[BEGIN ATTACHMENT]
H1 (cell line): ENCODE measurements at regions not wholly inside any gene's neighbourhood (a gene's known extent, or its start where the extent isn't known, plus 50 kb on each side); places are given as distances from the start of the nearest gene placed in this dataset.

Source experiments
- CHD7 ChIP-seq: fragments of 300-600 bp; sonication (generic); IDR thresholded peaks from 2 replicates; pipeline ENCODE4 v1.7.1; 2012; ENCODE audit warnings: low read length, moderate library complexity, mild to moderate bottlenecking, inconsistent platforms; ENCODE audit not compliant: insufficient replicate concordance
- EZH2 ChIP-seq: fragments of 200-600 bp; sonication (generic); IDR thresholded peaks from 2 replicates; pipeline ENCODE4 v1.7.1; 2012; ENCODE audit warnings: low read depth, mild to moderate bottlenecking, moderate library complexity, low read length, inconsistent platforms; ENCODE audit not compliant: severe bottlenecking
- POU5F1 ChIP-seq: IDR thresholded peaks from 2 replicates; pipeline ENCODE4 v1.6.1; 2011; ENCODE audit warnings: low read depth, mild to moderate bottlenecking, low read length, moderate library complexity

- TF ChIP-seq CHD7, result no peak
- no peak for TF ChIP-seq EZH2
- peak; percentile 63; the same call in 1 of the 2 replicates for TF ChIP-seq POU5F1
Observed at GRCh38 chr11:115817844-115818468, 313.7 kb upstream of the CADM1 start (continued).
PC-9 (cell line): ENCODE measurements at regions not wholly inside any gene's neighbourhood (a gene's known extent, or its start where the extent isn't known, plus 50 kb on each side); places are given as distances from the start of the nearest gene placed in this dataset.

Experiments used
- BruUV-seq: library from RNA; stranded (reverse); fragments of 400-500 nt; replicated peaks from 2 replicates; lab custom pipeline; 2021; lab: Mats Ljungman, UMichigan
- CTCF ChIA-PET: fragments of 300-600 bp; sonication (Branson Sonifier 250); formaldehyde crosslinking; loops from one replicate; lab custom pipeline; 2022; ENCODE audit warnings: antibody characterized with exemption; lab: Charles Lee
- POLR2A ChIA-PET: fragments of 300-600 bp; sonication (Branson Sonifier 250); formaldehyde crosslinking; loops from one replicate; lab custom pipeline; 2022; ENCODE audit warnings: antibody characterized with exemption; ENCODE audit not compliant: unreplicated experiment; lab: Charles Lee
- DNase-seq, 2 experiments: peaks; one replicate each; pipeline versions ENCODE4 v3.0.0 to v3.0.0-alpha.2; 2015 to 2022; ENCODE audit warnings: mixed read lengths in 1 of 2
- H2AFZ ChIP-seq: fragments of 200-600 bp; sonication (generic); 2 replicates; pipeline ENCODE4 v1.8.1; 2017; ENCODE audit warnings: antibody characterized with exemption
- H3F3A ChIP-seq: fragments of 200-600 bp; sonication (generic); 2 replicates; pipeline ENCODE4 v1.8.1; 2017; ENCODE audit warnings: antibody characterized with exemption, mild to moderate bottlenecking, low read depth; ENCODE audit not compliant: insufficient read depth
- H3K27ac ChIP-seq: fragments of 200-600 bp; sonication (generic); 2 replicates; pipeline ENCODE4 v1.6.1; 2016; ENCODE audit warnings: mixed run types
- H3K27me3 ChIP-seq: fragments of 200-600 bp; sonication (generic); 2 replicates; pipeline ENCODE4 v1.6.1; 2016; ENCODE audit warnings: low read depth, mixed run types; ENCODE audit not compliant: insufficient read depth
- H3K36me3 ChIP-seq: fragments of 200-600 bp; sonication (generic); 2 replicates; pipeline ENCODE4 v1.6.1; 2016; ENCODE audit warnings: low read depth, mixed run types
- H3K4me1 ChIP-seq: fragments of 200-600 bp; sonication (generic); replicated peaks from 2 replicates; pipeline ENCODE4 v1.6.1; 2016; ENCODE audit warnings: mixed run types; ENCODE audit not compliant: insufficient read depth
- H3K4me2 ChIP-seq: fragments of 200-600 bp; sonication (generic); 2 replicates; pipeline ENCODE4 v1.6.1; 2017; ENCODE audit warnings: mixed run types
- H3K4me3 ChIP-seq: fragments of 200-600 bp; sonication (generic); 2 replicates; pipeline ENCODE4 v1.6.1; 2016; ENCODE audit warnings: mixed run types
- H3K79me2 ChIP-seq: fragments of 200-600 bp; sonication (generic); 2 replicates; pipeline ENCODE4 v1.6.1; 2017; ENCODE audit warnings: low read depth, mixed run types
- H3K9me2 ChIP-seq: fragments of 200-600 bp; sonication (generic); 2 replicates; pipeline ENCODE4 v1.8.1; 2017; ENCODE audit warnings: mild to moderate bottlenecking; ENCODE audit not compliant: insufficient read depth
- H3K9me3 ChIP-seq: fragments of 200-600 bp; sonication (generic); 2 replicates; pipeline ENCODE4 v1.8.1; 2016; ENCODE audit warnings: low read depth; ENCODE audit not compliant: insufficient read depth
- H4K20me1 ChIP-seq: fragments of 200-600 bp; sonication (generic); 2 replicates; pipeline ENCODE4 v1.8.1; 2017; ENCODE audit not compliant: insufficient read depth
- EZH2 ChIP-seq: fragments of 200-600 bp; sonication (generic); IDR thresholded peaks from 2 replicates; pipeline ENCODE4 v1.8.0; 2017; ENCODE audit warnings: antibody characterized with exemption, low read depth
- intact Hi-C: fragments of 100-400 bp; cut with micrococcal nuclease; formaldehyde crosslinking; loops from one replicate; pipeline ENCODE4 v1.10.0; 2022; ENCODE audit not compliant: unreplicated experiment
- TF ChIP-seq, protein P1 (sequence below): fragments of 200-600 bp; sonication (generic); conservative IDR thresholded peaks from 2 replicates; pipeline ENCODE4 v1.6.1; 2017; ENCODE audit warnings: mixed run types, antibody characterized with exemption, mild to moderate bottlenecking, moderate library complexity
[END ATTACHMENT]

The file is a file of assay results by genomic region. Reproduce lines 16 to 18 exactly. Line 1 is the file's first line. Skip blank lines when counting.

- H2AFZ ChIP-seq: fragments of 200-600 bp; sonication (generic); 2 replicates; pipeline ENCODE4 v1.8.1; 2017; ENCODE audit warnings: antibody characterized with exemption
- H3F3A ChIP-seq: fragments of 200-600 bp; sonication (generic); 2 replicates; pipeline ENCODE4 v1.8.1; 2017; ENCODE audit warnings: antibody characterized with exemption, mild to moderate bottlenecking, low read depth; ENCODE audit not compliant: insufficient read depth
- H3K27ac ChIP-seq: fragments of 200-600 bp; sonication (generic); 2 replicates; pipeline ENCODE4 v1.6.1; 2016; ENCODE audit warnings: mixed run types